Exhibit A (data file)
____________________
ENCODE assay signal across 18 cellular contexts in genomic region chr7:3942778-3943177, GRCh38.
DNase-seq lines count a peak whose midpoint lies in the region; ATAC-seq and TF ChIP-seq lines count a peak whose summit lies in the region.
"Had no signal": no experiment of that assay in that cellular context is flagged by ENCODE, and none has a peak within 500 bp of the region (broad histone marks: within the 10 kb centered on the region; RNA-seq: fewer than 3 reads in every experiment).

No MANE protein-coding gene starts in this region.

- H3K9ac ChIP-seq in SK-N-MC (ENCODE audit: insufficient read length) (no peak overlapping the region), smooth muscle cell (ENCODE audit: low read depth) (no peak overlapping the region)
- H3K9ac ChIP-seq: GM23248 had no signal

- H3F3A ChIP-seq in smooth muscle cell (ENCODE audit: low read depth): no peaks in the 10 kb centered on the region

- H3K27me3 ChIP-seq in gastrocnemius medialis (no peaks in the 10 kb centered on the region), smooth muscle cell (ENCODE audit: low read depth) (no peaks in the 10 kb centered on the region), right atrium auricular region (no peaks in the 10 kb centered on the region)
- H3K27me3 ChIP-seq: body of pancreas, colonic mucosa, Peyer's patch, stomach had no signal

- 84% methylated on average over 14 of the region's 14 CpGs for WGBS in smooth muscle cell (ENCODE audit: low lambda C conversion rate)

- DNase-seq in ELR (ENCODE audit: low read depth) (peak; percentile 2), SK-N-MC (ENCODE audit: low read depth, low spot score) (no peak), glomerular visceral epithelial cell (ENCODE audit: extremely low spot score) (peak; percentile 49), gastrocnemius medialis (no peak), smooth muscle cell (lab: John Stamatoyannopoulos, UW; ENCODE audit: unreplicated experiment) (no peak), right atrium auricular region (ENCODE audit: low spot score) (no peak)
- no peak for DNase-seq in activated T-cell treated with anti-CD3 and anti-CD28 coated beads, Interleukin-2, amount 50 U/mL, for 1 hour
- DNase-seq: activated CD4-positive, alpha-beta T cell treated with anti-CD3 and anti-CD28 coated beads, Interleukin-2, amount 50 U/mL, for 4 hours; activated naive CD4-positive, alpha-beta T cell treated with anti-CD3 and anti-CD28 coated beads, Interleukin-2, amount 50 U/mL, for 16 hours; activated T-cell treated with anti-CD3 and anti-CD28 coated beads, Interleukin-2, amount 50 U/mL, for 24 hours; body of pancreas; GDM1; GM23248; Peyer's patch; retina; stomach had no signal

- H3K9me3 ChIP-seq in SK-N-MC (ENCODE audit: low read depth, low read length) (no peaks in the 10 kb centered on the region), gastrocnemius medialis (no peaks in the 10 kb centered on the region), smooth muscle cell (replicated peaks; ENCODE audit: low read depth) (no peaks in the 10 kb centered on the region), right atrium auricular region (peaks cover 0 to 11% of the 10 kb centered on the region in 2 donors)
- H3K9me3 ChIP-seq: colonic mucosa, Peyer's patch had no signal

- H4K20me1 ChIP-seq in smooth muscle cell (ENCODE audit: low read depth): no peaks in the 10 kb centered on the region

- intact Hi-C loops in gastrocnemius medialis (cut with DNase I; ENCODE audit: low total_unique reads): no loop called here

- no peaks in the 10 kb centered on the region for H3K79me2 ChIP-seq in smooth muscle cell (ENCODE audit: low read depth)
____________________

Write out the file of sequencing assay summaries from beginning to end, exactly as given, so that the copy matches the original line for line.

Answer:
ENCODE assay signal across 18 cellular contexts in genomic region chr7:3942778-3943177, GRCh38.
DNase-seq lines count a peak whose midpoint lies in the region; ATAC-seq and TF ChIP-seq lines count a peak whose summit lies in the region.
"Had no signal": no experiment of that assay in that cellular context is flagged by ENCODE, and none has a peak within 500 bp of the region (broad histone marks: within the 10 kb centered on the region; RNA-seq: fewer than 3 reads in every experiment).

No MANE protein-coding gene starts in this region.

- H3K9ac ChIP-seq in SK-N-MC (ENCODE audit: insufficient read length) (no peak overlapping the region), smooth muscle cell (ENCODE audit: low read depth) (no peak overlapping the region)
- H3K9ac ChIP-seq: GM23248 had no signal

- H3F3A ChIP-seq in smooth muscle cell (ENCODE audit: low read depth): no peaks in the 10 kb centered on the region

- H3K27me3 ChIP-seq in gastrocnemius medialis (no peaks in the 10 kb centered on the region), smooth muscle cell (ENCODE audit: low read depth) (no peaks in the 10 kb centered on the region), right atrium auricular region (no peaks in the 10 kb centered on the region)
- H3K27me3 ChIP-seq: body of pancreas, colonic mucosa, Peyer's patch, stomach had no signal

- 84% methylated on average over 14 of the region's 14 CpGs for WGBS in smooth muscle cell (ENCODE audit: low lambda C conversion rate)

- DNase-seq in ELR (ENCODE audit: low read depth) (peak; percentile 2), SK-N-MC (ENCODE audit: low read depth, low spot score) (no peak), glomerular visceral epithelial cell (ENCODE audit: extremely low spot score) (peak; percentile 49), gastrocnemius medialis (no peak), smooth muscle cell (lab: John Stamatoyannopoulos, UW; ENCODE audit: unreplicated experiment) (no peak), right atrium auricular region (ENCODE audit: low spot score) (no peak)
- no peak for DNase-seq in activated T-cell treated with anti-CD3 and anti-CD28 coated beads, Interleukin-2, amount 50 U/mL, for 1 hour
- DNase-seq: activated CD4-positive, alpha-beta T cell treated with anti-CD3 and anti-CD28 coated beads, Interleukin-2, amount 50 U/mL, for 4 hours; activated naive CD4-positive, alpha-beta T cell treated with anti-CD3 and anti-CD28 coated beads, Interleukin-2, amount 50 U/mL, for 16 hours; activated T-cell treated with anti-CD3 and anti-CD28 coated beads, Interleukin-2, amount 50 U/mL, for 24 hours; body of pancreas; GDM1; GM23248; Peyer's patch; retina; stomach had no signal

- H3K9me3 ChIP-seq in SK-N-MC (ENCODE audit: low read depth, low read length) (no peaks in the 10 kb centered on the region), gastrocnemius medialis (no peaks in the 10 kb centered on the region), smooth muscle cell (replicated peaks; ENCODE audit: low read depth) (no peaks in the 10 kb centered on the region), right atrium auricular region (peaks cover 0 to 11% of the 10 kb centered on the region in 2 donors)
- H3K9me3 ChIP-seq: colonic mucosa, Peyer's patch had no signal

- H4K20me1 ChIP-seq in smooth muscle cell (ENCODE audit: low read depth): no peaks in the 10 kb centered on the region

- intact Hi-C loops in gastrocnemius medialis (cut with DNase I; ENCODE audit: low total_unique reads): no loop called here

- no peaks in the 10 kb centered on the region for H3K79me2 ChIP-seq in smooth muscle cell (ENCODE audit: low read depth)